I remembered an incident in my life after reading my writer friend, Barbara Ballinger’s story, “What’s in a name.” Her story sparked a memory dating back twenty-six years.
After attending a Friday night Sabbath service, in the oldest synagogue in Europe, my intoxicating and over the top romance with Sheldon Good almost came to an end. It was over a name–a title.
From the moment I met Sheldon Good, I was hooked. As I write this story, I envision his silhouette twenty-six years later. I see him getting out of his car in a grey suit, blue shirt, and beautiful tie. I was hooked before we spoke! He was hooked, too, watching me walk out the revolving door of my parent’s condo building in a white silk shirt, black and white houndstooth jacket, pleated black skirt, and of course, darlings, red lipstick and high heeled shoes!
He took my hand and said, “I feel like I know you,” and I felt my little heart pitter, patter, pitter, patter. (I still feel the same way today. How could I not with an ultimate concierge like Shelly?!)
Our romance was a whirlwind. We traveled our journey without a map or itinerary. We just knew we wanted this trip to last our lifetime.
How our romance almost ended
After the religious service, cake, coffee, and tea were served, as is the custom, in an upstairs room.
I remember that I was wearing a black patent leather trench coat with a red hat that I covered with several souvenir pins of different cities we had traveled to over the last several months. My cap was, and is still, a conversation piece.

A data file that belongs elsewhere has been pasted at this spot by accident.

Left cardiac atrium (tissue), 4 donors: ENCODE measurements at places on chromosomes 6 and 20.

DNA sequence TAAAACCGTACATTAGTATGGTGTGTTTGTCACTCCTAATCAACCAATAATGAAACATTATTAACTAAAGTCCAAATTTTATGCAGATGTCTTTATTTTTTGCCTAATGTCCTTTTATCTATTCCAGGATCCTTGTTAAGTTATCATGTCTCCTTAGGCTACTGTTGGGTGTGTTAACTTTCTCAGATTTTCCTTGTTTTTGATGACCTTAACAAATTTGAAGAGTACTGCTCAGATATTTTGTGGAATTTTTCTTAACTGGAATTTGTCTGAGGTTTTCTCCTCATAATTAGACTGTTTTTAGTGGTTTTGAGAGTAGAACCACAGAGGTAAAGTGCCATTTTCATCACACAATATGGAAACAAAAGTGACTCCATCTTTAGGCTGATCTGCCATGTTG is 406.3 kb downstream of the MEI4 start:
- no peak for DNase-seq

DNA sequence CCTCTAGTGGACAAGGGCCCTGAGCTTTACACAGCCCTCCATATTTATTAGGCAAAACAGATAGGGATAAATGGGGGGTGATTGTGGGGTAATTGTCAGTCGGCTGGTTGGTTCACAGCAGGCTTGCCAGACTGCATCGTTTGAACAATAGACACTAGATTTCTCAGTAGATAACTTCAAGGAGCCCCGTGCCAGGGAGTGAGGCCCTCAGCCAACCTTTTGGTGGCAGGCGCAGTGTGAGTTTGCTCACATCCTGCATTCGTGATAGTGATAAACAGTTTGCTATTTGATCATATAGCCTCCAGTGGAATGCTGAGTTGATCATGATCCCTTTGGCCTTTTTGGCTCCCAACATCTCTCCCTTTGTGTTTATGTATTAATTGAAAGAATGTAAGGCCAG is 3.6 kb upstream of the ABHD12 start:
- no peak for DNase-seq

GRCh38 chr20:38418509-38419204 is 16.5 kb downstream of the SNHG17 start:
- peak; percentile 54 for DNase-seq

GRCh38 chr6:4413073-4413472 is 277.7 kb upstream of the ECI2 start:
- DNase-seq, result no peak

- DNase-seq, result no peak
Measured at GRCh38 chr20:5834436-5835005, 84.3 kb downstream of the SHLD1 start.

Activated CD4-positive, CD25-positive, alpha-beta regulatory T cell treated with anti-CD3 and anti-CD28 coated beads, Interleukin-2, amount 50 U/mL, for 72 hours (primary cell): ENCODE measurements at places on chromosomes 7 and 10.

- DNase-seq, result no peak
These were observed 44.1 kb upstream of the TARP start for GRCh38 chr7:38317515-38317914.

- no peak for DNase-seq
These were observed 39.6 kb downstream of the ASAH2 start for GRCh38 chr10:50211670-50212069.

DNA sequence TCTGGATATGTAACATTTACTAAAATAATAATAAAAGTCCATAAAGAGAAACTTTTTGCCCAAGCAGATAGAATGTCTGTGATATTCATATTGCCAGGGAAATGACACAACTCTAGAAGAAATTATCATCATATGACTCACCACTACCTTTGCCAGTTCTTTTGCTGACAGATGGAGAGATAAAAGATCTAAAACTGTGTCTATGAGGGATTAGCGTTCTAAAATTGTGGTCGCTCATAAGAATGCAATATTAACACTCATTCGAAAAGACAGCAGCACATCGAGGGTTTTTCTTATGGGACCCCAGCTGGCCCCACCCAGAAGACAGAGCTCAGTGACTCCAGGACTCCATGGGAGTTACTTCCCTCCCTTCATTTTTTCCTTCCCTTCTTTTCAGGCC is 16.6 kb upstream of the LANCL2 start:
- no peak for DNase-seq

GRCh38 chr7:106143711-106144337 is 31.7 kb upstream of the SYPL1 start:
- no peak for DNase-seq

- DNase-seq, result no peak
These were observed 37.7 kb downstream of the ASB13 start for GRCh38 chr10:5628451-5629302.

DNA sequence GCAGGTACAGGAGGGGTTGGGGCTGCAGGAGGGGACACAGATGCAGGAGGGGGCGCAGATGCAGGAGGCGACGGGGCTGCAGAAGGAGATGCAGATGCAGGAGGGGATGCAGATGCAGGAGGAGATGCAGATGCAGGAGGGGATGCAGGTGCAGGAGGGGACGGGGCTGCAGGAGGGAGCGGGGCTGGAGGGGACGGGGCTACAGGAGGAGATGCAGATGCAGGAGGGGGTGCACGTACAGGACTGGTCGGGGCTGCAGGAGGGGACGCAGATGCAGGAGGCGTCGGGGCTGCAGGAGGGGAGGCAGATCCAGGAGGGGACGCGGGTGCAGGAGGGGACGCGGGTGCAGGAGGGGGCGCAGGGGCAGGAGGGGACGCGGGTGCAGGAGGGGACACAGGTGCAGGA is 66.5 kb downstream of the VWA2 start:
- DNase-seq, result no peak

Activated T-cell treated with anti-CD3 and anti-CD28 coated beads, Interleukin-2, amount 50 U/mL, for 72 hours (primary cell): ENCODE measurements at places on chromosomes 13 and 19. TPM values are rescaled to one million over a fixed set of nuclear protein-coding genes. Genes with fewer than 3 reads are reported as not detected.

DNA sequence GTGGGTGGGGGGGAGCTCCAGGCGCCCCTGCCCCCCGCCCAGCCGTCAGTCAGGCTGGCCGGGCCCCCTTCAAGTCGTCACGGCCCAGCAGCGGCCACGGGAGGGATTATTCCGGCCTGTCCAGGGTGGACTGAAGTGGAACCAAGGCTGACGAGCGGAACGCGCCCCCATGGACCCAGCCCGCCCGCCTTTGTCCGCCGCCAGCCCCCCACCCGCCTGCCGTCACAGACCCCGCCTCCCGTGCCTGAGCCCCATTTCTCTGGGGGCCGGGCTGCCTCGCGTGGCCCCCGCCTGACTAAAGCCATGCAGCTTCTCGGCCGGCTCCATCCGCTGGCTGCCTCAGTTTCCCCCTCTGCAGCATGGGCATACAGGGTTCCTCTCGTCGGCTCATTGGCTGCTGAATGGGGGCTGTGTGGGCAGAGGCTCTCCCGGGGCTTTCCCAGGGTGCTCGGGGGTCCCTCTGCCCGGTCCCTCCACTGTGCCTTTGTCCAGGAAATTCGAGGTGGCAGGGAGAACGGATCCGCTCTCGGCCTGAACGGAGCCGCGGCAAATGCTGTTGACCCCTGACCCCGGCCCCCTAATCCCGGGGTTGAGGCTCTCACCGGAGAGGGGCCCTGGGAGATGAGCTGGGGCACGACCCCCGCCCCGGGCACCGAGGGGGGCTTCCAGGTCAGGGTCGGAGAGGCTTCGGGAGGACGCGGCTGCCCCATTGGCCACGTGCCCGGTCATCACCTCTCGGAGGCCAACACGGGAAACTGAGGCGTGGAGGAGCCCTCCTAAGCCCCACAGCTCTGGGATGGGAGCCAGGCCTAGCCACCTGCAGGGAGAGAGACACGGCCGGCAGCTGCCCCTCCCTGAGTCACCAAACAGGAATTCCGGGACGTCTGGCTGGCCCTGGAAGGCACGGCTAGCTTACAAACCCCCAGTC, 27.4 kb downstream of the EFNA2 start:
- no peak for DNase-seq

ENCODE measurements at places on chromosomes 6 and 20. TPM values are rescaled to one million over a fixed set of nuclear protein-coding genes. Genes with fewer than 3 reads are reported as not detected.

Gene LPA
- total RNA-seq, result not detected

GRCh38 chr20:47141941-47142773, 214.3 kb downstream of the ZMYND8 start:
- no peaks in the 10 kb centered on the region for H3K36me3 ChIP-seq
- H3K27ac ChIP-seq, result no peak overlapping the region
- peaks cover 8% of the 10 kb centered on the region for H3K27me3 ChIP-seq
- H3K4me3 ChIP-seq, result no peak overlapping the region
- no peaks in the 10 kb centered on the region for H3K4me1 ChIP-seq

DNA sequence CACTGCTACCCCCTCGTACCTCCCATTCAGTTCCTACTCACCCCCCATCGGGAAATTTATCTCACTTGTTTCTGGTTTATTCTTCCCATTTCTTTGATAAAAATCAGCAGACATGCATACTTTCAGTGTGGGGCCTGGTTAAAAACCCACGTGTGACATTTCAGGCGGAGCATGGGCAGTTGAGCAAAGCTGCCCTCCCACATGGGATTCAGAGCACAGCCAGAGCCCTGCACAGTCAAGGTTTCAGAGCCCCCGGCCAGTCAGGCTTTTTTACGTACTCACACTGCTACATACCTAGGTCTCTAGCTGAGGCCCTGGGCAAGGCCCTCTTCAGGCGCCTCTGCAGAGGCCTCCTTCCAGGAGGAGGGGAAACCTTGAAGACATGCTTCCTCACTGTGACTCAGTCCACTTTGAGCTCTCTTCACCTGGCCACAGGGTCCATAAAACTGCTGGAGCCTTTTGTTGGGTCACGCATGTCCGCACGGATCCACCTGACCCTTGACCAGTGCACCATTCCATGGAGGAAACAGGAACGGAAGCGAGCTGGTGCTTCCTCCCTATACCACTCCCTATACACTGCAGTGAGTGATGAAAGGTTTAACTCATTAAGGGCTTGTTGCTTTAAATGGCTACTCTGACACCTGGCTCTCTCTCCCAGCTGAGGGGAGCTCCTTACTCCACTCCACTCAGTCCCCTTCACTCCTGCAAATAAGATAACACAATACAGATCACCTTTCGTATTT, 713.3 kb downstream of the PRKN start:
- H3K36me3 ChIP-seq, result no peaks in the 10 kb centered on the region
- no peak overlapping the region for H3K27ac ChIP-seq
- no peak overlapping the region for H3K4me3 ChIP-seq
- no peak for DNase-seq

An older man approached me. I was forty-six years old. He was very handsome and dressed superbly. We began to chat. He asked me my name. I asked him his. His name was Paul Reichmann. Our conversation turned to his business. I was able to converse with him on his real estate venture because Shelly and I had visited his holding in Canary Wharf.
Shelly walked up. I introduced him to Paul. And then Paul said, “Oh, this must be your wife I have been talking to.”
Shelly was caught of guard and replied, “No, she is my ‘friend.’”
I almost died! I excused myself and went to sit on a bench. I was humiliated and embarrassed.
Shelly immediately came over and saw the tears running down my face. I had no control over my tears. They just kept pouring out of my eyes and flooded my face.
“What is wrong?” he asked.
“You called me ‘your friend.’ You embarrassed and humiliated me. How could you?” I sobbed, quietly.
“I am so sorry,” he said. “But you are my friend,” he said.
“I am more than your friend.” I responded. “You could have at least said, ‘No she is not my wife, but she’s my best girl.’”
“You are my best girl! You mean everything to me,” he continued pleading.
I could not stop the tears as he said over and over again, “I love you.”
Nothing could console me.
We left the synagogue; walking back to our hotel, hand in hand.
The next morning we drove to the airport to catch our flight to Chicago.
As the plane took off from the Czech Republic and soared up into the beautiful clear sky and out over the ocean, Shelly took my hand and said, “I would be so proud to introduce you as my wife, instead of my friend. Will you marry me?”
No tears this time, darlings! It took me a second to answer, “Yes!”
I think choosing the appropriate title for your loved one can be a dilemma. I think it is important discussion to engage in with your significant other.
I think I would say, “This is not my husband, but he is ‘my guy.’” I would emphasize the word “my,” take his hand in mine, and smile.